The 12 Days Before Christmas – 216 Veteran Suicides.

As we all go about merrily this holiday season I want to remind everyone of an unpleasant reality that will forever mar this season for an untold number of veterans’ families – the veteran suicide epidemic continues unabated. 

In these 12 days before Christmas,  216 more veterans will commit suicide.  On Christmas Day that number will grow by an additional 18. 

A recent policy briefing stated,  “…the VA estimates that a veteran dies by suicide every 80 minutes. Moreover, although only 1 percent of Americans have served in the military, former service members represent 20 percent of suicides in the United States.”

I imagine you are appalled to hear these statistics.  I hope they make you want to do something…something to help put an end to this horrific epidemic.  You can do something.  You can contact your elected representatives and tell them to take decisive action to stem the tide of veteran suicide.  Have them read the reports and the news stories about veteran suicides.  Forward this blog so they can see some of the faces that serve as a reminder of the legacy our lack of attention has created. 

Every 80 minutes – 18 a day – 126 a week – 6,570 a year. 

Be appalled.


Clay Hunt

Joshua Omvig

Timothy Bowman

Walter Padilla

Orrin McClellan
Cameron Anestis

Jonathon Schulze

Coleman Bean

Sean Dacus

Jesse Huff

Jeffrey Lucey

Jacob Andrews

Day eight hundred and ninety of the new forty – obla di obla da

Ms. C

5 Responses

  1. Barbara

    Thank you for posting the photos and putting faces to the numbers–heartbreaking to see, but we need to be heartbroken by this situation.
    “Each man’s death diminishes me,
    For I am involved in mankind.
    Therefore, send not to know
    For whom the bell tolls,
    It tolls for thee.” John Donne

  2. Debbie Wilson

    My Dearest Soldier

    My dearest soldier, I remember when you would have died for me,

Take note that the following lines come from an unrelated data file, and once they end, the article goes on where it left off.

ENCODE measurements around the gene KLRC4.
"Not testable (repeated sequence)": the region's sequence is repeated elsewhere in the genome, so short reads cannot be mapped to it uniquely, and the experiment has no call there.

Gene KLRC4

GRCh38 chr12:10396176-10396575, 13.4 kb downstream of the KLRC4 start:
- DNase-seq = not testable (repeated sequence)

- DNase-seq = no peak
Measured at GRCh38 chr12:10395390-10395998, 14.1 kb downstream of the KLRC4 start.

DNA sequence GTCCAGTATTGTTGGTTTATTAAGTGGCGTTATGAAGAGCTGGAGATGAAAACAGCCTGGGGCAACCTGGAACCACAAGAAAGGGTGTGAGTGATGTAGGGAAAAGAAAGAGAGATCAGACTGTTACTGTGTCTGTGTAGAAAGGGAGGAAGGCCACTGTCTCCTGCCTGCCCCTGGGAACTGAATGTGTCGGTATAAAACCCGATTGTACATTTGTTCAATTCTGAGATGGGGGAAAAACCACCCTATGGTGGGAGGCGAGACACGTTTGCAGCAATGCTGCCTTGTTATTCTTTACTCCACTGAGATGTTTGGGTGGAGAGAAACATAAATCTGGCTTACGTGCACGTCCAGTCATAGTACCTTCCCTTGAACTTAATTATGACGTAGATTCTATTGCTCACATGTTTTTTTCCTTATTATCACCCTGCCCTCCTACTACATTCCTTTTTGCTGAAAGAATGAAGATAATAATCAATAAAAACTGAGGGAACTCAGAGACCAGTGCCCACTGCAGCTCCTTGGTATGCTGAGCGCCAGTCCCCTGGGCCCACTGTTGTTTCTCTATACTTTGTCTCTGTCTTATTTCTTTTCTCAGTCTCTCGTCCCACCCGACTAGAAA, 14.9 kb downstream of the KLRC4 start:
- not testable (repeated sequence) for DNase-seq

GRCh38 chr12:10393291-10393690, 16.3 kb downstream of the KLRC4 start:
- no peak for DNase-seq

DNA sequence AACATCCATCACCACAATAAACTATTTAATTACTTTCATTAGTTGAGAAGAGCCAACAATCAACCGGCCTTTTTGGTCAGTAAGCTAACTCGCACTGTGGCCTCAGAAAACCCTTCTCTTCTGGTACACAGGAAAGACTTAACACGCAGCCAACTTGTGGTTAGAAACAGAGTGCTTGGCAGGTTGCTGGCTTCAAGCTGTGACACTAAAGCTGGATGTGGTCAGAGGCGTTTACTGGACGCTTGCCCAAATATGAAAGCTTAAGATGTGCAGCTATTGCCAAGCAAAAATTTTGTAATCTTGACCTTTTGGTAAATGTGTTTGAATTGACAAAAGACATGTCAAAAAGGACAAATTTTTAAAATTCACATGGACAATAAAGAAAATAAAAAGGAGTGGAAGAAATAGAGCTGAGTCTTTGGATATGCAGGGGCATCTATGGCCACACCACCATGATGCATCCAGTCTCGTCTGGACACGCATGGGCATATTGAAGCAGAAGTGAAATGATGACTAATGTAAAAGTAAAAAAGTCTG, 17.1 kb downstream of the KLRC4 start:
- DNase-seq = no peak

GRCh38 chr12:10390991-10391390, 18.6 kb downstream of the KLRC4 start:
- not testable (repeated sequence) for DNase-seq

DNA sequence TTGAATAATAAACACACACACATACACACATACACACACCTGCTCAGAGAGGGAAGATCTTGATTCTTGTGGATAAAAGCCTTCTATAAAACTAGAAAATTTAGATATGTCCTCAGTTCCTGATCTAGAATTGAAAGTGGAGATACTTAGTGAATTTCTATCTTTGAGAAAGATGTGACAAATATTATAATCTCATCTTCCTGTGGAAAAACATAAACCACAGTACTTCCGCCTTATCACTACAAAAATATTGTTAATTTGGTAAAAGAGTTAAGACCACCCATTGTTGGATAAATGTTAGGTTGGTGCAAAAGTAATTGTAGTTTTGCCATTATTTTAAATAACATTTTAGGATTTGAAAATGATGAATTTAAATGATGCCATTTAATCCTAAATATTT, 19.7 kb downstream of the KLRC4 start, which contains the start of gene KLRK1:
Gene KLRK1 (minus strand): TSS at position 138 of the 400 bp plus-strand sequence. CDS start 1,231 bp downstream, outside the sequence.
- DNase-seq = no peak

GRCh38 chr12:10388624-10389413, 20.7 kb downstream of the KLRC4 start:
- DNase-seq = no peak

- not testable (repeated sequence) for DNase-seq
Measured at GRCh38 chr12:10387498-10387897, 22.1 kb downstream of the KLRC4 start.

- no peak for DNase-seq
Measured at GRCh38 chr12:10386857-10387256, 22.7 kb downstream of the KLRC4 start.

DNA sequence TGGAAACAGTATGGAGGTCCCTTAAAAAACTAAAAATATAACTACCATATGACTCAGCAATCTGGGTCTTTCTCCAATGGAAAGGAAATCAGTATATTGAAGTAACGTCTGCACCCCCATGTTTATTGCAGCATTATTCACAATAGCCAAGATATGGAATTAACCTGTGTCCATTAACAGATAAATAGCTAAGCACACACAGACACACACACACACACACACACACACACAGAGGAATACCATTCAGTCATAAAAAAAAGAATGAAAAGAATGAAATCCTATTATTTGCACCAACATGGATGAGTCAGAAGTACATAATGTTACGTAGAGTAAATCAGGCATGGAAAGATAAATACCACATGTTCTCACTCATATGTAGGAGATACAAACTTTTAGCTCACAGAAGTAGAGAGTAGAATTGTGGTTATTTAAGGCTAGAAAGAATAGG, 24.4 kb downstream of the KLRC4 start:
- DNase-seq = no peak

Why then oh why, is suicide the only option you can now see?

    I sit here alone and wish I knew how to call you up on the phone.
    I wish I knew who or where you were so I could make sure you aren’t alone.

    I wish you would send me your email so I could just drop you a line,
    The real truth is, I want some guarantee that you will eventually be just fine.

    But wars hurt and mame and the warriors never come home quite the same.
    You all have paid such an ultimate price and life in this world can get insane.

    If I could scream at you I would say just wait a little longer until you want to again live.
    But I know that with PTSD, brain trauma, wheelchair’s, and all the rest, your feeling you must have nothing else to give.

    But if you will take just a moment to listen to a friend, I promise with time the heart can again mend.
    If you listen close I’ll tell you the truth, even with a battered body or mind, you still have something special you can give a friend.

    Make sure someone gets you some access to a phone and a computer,
    Because I am excited to see what you can all do if You choose to live until the future.

    There will be hope again in your life, I Promise!

    With Loving Regards,
    Debbie Wilson 12-26-2011

  3. Thank you for putting this horrific statistic out there. I WILL pass it on. We all need to seek out these kids and help them find their way back…emotionally and spiritually. Even the vets who live on house awful images in their hearts and minds. My own dad stuffed the horrors of war for years. War changed him, war changes these women and men too. PTSD is the one constant of all who serve away from home.

  4. Noe Ontiveros

    As a Viet Nam Marine veteran I want to thank you for you recognition of this epedemic, the VA plays the blame game but does nothing about it. Even though we are all accountable by what we do or don’t do the VA is utimately responsible as is the Congress who just gives us lip serves. God Bless you, if even one life is saved this is well worth it. Semper Fi B 1/1 USMC 1969

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